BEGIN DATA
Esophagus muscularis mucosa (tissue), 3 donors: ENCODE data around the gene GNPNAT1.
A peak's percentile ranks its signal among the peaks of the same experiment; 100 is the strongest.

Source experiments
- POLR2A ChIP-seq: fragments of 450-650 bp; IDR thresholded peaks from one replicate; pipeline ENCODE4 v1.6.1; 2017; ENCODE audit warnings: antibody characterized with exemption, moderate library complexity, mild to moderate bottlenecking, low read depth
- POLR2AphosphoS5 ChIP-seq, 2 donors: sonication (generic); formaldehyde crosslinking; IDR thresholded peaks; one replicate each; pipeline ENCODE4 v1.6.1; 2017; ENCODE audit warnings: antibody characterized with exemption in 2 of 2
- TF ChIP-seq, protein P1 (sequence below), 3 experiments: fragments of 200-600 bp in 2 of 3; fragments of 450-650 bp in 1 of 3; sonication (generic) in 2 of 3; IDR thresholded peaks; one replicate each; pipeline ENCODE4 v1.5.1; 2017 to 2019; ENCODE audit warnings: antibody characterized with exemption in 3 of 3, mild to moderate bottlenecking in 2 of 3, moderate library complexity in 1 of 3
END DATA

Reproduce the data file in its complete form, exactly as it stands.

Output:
Esophagus muscularis mucosa (tissue), 3 donors: ENCODE data around the gene GNPNAT1.
A peak's percentile ranks its signal among the peaks of the same experiment; 100 is the strongest.

Source experiments
- POLR2A ChIP-seq: fragments of 450-650 bp; IDR thresholded peaks from one replicate; pipeline ENCODE4 v1.6.1; 2017; ENCODE audit warnings: antibody characterized with exemption, moderate library complexity, mild to moderate bottlenecking, low read depth
- POLR2AphosphoS5 ChIP-seq, 2 donors: sonication (generic); formaldehyde crosslinking; IDR thresholded peaks; one replicate each; pipeline ENCODE4 v1.6.1; 2017; ENCODE audit warnings: antibody characterized with exemption in 2 of 2
- TF ChIP-seq, protein P1 (sequence below), 3 experiments: fragments of 200-600 bp in 2 of 3; fragments of 450-650 bp in 1 of 3; sonication (generic) in 2 of 3; IDR thresholded peaks; one replicate each; pipeline ENCODE4 v1.5.1; 2017 to 2019; ENCODE audit warnings: antibody characterized with exemption in 3 of 3, mild to moderate bottlenecking in 2 of 3, moderate library complexity in 1 of 3